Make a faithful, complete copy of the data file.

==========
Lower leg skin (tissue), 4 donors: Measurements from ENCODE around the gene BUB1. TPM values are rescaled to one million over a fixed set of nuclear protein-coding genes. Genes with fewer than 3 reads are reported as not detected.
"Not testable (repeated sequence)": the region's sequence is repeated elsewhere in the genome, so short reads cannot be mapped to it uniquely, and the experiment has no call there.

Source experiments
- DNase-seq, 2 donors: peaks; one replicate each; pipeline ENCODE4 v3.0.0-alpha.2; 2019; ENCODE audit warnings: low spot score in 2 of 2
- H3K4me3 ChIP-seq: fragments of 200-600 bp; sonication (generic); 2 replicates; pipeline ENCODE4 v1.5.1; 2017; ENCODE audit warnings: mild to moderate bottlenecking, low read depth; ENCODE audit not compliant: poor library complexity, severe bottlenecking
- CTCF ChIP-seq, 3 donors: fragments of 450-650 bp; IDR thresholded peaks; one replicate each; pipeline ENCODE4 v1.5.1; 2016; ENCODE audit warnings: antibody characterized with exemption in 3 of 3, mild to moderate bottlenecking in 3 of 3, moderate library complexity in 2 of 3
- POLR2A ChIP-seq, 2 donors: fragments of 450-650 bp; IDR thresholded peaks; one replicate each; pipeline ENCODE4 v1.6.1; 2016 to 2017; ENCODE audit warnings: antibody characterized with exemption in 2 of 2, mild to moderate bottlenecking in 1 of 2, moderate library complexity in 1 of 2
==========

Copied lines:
Lower leg skin (tissue), 4 donors: Measurements from ENCODE around the gene BUB1. TPM values are rescaled to one million over a fixed set of nuclear protein-coding genes. Genes with fewer than 3 reads are reported as not detected.
"Not testable (repeated sequence)": the region's sequence is repeated elsewhere in the genome, so short reads cannot be mapped to it uniquely, and the experiment has no call there.

Source experiments
- DNase-seq, 2 donors: peaks; one replicate each; pipeline ENCODE4 v3.0.0-alpha.2; 2019; ENCODE audit warnings: low spot score in 2 of 2
- H3K4me3 ChIP-seq: fragments of 200-600 bp; sonication (generic); 2 replicates; pipeline ENCODE4 v1.5.1; 2017; ENCODE audit warnings: mild to moderate bottlenecking, low read depth; ENCODE audit not compliant: poor library complexity, severe bottlenecking
- CTCF ChIP-seq, 3 donors: fragments of 450-650 bp; IDR thresholded peaks; one replicate each; pipeline ENCODE4 v1.5.1; 2016; ENCODE audit warnings: antibody characterized with exemption in 3 of 3, mild to moderate bottlenecking in 3 of 3, moderate library complexity in 2 of 3
- POLR2A ChIP-seq, 2 donors: fragments of 450-650 bp; IDR thresholded peaks; one replicate each; pipeline ENCODE4 v1.6.1; 2016 to 2017; ENCODE audit warnings: antibody characterized with exemption in 2 of 2, mild to moderate bottlenecking in 1 of 2, moderate library complexity in 1 of 2